Leading Museums, Museum Leaders

AWM’s proposed $500M expansion

The Australian War Memorial is pushing for a $500 million expansion. Photo: AAP.

Sally Whyte, Seselja to PM: fund War Memorial expansion, The Canberra Times, 7 June 2018

ACT Liberal Senator Zed Seselja has written to Prime Minister Malcolm Turnbull to push for the government to fund the War Memorial‘s proposed $500 million expansion.

“I would like to put on the record my strong support for the Memorial’s plans to grow their exhibition spaces so that they may remain at the forefront of our national life and I urge the Government to provide the resources necessary to facilitate their important work,” he wrote.

The proposed expansion to the memorial could cost up to $500 million, and draft plans include a large underground space to house aircraft, an area for quiet reflection and space dedicated to more recent military operations.

The expansion itself is yet to be funded, but last year’s budget set aside $5 million for the development of a business case for the expansion, which Senator Seselja called “an important and welcome first step”.

Visitors to the memorial are increasing Senator Seselja said, making the expansion necessary.

“This success is indicative of the significant role the memorial plays in our national life, but it has also stretched the capacity of the memorial to its limit and, in anticipation of continuing growth in visitor numbers, it is clear the memorial is in serious need of expansion,” he wrote.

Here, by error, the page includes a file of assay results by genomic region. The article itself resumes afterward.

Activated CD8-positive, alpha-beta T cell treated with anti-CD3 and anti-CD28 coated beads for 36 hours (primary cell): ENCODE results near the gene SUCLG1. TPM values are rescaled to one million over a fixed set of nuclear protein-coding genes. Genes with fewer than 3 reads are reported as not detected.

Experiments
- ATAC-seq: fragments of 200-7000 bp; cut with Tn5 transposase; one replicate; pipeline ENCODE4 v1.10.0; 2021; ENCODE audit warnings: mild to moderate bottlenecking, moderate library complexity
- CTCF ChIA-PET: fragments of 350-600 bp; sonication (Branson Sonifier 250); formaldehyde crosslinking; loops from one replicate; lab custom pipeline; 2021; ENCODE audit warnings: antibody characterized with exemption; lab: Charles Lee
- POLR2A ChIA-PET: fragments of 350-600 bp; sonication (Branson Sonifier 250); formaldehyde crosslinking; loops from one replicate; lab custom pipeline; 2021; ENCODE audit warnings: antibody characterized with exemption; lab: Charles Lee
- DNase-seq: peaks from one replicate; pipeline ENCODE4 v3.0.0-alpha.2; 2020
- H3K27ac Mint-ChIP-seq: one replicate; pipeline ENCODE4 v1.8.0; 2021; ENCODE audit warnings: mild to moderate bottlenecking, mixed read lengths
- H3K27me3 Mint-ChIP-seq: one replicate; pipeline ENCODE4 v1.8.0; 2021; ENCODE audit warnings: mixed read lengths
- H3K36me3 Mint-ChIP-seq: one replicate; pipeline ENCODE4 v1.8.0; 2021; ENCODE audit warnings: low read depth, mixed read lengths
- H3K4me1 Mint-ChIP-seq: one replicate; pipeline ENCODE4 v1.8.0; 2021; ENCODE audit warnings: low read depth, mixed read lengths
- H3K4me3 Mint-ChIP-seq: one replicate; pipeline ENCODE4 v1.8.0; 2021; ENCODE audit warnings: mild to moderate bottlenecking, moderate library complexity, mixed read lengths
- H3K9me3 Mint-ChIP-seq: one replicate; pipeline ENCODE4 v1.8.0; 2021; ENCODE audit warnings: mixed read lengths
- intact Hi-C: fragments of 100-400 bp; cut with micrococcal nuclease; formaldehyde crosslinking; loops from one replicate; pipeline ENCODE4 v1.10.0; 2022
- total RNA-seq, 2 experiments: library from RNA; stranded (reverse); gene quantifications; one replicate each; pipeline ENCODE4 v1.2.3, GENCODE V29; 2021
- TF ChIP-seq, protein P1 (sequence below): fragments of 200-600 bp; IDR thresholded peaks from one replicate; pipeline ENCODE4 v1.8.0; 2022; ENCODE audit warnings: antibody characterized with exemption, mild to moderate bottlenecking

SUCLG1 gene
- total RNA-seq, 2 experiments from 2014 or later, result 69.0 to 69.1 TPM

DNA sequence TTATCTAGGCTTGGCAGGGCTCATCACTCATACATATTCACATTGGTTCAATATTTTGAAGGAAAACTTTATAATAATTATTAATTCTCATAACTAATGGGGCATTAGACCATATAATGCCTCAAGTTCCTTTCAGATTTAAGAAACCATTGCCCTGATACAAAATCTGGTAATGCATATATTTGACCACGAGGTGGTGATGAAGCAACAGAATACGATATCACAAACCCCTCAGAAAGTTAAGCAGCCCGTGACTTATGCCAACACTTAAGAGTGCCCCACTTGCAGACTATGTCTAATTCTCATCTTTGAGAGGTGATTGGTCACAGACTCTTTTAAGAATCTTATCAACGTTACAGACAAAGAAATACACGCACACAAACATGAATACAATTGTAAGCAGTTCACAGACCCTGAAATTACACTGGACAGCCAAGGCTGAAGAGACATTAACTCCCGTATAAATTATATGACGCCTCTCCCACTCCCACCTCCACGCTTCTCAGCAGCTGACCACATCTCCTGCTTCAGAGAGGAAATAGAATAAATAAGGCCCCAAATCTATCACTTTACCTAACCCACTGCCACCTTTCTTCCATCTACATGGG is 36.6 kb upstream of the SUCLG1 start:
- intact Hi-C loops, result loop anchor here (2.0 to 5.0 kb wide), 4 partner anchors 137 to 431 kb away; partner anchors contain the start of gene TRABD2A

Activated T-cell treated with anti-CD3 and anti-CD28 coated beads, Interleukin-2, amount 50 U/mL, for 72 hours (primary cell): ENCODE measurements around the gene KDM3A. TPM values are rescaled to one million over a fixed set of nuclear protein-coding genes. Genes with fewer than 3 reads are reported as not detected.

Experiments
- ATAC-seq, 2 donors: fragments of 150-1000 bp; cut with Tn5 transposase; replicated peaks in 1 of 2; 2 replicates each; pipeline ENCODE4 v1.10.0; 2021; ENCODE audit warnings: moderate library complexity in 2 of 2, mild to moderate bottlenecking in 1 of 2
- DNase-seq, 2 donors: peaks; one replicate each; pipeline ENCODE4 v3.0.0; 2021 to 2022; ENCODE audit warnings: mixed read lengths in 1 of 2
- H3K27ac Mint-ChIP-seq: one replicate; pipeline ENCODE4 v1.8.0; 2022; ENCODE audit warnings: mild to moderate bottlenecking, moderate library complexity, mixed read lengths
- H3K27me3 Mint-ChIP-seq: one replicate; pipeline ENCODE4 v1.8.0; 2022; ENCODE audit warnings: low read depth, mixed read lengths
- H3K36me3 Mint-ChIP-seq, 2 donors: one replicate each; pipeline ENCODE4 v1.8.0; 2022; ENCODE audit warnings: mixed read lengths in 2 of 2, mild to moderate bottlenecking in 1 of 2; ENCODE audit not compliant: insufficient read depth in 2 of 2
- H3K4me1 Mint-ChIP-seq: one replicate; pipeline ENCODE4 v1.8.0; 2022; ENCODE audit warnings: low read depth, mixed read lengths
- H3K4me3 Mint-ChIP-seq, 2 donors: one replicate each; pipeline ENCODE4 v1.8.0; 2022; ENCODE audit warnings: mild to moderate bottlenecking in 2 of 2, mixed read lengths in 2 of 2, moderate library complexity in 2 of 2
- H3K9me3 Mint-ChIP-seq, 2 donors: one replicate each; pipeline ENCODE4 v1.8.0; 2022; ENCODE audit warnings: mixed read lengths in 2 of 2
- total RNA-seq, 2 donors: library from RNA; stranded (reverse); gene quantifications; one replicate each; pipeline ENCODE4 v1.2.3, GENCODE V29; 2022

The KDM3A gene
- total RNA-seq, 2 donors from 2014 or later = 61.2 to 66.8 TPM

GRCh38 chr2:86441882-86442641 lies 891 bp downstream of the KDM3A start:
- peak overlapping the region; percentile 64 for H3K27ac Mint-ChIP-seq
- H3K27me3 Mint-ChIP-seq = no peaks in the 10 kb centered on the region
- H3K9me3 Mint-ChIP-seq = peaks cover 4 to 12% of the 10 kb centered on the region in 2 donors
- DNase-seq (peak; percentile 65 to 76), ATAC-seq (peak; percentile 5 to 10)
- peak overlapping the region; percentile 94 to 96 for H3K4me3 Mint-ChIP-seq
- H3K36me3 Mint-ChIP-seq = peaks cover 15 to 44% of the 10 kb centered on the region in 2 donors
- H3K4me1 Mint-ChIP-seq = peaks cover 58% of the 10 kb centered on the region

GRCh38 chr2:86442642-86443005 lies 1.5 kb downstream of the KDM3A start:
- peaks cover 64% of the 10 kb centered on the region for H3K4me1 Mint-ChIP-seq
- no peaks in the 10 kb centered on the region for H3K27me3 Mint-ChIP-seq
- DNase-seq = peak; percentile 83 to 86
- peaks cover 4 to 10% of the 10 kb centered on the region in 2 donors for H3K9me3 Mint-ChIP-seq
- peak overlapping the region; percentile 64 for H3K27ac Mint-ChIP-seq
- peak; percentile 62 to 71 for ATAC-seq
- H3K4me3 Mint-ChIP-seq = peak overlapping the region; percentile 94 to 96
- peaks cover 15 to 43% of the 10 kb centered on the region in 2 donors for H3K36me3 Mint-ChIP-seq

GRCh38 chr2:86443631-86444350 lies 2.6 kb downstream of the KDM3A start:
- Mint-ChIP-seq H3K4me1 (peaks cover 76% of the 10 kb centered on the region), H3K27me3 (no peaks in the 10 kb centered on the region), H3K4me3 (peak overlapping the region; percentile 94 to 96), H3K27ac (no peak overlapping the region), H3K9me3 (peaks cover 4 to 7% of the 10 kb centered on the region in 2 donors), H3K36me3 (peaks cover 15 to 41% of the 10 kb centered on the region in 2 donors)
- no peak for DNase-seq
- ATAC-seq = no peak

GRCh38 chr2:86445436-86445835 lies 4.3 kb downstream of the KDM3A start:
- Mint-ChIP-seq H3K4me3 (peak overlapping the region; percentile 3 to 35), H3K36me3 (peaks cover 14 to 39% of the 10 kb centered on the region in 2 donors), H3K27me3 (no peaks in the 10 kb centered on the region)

Senator Seselja said he took the step to write to the prime minister at this time because of the importance of the project.

“Obviously I’ve seen this issue progress over a period of time, but I’ve have had discussions with Brendan Nelson about the concept, we ran into each other at an event several weeks ago, in fact a couple of events, where we chatted about it, I think it’s a really exciting concept,” Senator Seselja told Fairfax Media.

He wants the memorial to be able to recognise recently returned veterans without impacting on existing recognition of older conflicts.

“We have a lot more veterans than we had 20 years ago, a whole new generation of veterans, and it’s important that their service is properly recognised without ever of course taking away from our great recognition of the sacrifices of WWI, WWII, Korea and Vietnam,” he said.

War Memorial director Brendan Nelson recently told a parliamentary inquiry that the efficiency dividends and caps on staffing levels “cannot be sustained”. Senator Seselja said he expected that if the government funded the expansion, more operational funding would also be necessary.

“If we’re going to do it, we should do it properly,” he said.

“I think in principle you would want to see some additional operational funding follow the capital funding.”

Senator Seselja rejected recent criticism from the Medical Association for the Prevention of War that the memorial focused too much on entertainment, and said that he supported the memorial accepting funding from weapons manufacturers.

“What we’re talking about is the defence of our nation and that includes using weapons for the defence of our nation,” he told Fairfax Media.

“So I don’t see it in any way conflicting to have a great national institution like the War Memorial, which recognises the service and sacrifice of our service personnel, having money coming from organisations which would assist with the defence of our nation. I don’t see any conflict there at all.”

Council of Australasian Museum Directors c/o Mr Brian Oldman, South Australian Museum PO Box 234 Adelaide, South Australia 5001 Australia, © CAMD 2022
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